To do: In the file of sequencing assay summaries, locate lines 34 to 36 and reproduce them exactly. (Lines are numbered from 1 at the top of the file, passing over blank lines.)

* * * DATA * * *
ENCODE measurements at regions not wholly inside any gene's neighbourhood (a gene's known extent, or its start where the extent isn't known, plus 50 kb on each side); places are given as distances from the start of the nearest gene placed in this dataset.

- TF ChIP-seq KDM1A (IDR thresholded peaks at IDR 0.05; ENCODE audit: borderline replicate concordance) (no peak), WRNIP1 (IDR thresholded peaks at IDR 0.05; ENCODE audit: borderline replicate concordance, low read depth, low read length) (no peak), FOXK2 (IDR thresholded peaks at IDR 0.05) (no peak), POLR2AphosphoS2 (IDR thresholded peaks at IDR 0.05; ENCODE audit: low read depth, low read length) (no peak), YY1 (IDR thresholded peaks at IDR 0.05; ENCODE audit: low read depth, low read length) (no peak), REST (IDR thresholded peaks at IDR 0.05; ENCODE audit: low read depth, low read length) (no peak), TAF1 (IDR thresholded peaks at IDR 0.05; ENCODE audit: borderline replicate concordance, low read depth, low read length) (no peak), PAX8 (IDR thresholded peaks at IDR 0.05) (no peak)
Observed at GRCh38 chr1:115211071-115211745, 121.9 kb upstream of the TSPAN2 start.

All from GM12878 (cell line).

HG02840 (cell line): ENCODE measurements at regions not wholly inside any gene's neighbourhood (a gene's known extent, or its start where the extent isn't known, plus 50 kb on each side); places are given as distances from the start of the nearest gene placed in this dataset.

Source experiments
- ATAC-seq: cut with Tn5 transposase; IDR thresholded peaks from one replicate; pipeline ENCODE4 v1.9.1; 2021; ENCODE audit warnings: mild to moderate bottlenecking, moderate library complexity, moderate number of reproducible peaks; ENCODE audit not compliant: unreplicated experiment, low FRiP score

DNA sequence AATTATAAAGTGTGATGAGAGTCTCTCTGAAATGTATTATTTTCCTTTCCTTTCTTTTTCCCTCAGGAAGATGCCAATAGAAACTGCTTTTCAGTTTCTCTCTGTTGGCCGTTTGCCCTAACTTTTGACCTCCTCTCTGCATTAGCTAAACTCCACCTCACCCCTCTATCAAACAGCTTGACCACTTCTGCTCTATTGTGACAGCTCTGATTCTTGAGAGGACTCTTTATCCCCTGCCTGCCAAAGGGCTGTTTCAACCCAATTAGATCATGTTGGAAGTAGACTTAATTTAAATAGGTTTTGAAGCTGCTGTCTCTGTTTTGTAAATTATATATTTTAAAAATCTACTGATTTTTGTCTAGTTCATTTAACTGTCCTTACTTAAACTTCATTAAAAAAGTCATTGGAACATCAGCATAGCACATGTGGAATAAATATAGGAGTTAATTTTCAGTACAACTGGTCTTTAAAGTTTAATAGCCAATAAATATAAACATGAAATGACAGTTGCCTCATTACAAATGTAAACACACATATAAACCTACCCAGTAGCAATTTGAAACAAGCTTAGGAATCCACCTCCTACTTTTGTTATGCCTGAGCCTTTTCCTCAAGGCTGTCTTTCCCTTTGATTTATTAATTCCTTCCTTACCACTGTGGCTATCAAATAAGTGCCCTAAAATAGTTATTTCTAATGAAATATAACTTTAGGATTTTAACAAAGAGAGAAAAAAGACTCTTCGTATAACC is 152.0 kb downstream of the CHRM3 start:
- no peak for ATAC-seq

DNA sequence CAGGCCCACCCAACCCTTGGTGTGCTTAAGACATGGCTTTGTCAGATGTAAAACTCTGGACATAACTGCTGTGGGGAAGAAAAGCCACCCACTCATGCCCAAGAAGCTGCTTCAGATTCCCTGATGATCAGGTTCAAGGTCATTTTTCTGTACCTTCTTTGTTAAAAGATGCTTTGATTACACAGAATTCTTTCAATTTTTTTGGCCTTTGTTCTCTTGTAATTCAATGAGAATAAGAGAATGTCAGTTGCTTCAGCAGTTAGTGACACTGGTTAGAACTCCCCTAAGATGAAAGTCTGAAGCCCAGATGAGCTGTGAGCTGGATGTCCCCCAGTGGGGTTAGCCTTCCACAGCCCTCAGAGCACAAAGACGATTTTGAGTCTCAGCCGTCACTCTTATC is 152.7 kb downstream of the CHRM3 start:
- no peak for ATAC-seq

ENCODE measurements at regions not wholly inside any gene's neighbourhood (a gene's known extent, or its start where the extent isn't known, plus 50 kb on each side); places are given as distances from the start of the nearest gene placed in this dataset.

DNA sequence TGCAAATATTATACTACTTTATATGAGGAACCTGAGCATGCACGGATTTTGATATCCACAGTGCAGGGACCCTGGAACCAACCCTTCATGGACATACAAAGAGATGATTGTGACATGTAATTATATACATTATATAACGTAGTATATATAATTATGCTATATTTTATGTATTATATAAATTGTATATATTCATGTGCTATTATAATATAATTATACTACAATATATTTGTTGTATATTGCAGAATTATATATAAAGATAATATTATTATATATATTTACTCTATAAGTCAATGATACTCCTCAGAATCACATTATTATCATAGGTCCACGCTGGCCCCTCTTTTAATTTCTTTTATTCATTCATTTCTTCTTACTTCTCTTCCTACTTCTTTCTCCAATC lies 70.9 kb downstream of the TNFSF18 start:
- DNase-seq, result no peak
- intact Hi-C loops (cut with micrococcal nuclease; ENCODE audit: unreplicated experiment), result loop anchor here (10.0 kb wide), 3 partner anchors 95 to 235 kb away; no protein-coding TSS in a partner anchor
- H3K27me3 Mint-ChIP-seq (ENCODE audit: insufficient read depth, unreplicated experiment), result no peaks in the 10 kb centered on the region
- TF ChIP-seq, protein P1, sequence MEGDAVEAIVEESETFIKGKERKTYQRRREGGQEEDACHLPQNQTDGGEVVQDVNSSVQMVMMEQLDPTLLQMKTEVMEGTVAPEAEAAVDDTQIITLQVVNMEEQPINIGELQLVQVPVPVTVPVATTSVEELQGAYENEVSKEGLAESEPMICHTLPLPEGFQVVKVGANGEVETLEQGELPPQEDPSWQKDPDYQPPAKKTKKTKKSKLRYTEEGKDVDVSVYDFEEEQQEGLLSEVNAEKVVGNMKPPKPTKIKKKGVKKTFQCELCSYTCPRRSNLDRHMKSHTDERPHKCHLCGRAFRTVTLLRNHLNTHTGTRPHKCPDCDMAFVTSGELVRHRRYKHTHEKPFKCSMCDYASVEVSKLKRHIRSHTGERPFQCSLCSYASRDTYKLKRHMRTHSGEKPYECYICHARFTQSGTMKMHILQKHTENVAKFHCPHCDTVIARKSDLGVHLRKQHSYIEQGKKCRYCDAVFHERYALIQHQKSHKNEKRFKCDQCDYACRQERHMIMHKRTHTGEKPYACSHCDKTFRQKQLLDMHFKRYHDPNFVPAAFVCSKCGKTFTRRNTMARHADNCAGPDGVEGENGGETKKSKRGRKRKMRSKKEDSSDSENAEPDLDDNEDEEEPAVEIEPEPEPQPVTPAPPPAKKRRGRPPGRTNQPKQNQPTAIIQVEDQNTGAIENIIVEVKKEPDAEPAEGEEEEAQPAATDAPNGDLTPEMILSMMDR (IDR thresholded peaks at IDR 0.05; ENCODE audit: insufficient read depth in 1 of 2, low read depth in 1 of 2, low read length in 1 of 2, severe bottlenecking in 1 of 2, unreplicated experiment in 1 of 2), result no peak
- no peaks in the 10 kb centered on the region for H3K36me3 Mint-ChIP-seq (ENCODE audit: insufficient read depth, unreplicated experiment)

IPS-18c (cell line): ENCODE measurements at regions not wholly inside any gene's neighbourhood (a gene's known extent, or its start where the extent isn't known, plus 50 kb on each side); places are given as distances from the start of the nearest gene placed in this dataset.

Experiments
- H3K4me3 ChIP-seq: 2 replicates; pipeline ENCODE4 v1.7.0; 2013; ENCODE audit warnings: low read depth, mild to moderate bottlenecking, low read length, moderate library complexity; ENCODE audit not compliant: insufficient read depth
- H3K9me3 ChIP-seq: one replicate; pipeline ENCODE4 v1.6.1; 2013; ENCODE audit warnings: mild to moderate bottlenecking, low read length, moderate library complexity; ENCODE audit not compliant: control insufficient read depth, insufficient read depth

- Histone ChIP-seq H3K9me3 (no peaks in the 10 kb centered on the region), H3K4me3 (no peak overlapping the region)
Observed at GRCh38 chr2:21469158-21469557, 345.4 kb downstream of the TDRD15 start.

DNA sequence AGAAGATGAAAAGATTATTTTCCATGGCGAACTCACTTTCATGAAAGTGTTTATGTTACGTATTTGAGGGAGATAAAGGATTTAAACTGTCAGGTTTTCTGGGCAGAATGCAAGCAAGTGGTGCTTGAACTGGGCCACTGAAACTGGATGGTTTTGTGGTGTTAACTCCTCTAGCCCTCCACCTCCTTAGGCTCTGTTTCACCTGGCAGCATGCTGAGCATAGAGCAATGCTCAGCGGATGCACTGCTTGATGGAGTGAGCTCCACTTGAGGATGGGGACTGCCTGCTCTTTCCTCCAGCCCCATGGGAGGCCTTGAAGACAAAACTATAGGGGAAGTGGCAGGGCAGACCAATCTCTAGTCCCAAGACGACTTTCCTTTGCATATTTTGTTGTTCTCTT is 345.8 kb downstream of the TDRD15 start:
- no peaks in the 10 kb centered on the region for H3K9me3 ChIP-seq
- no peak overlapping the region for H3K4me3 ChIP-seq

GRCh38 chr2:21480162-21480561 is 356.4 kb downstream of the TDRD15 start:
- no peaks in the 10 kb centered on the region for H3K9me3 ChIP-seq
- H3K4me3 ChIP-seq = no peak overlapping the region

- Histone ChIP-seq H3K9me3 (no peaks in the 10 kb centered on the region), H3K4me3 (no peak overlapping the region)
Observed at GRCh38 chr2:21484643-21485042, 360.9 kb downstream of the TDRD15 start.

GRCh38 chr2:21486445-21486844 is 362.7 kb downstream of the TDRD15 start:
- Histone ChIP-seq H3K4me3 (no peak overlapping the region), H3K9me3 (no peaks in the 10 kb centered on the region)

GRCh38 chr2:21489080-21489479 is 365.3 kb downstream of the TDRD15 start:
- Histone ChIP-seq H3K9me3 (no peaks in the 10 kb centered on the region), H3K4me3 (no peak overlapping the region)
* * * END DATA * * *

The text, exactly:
- Histone ChIP-seq H3K4me3 (no peak overlapping the region), H3K9me3 (no peaks in the 10 kb centered on the region)

GRCh38 chr2:21489080-21489479 is 365.3 kb downstream of the TDRD15 start:
- Histone ChIP-seq H3K9me3 (no peaks in the 10 kb centered on the region), H3K4me3 (no peak overlapping the region)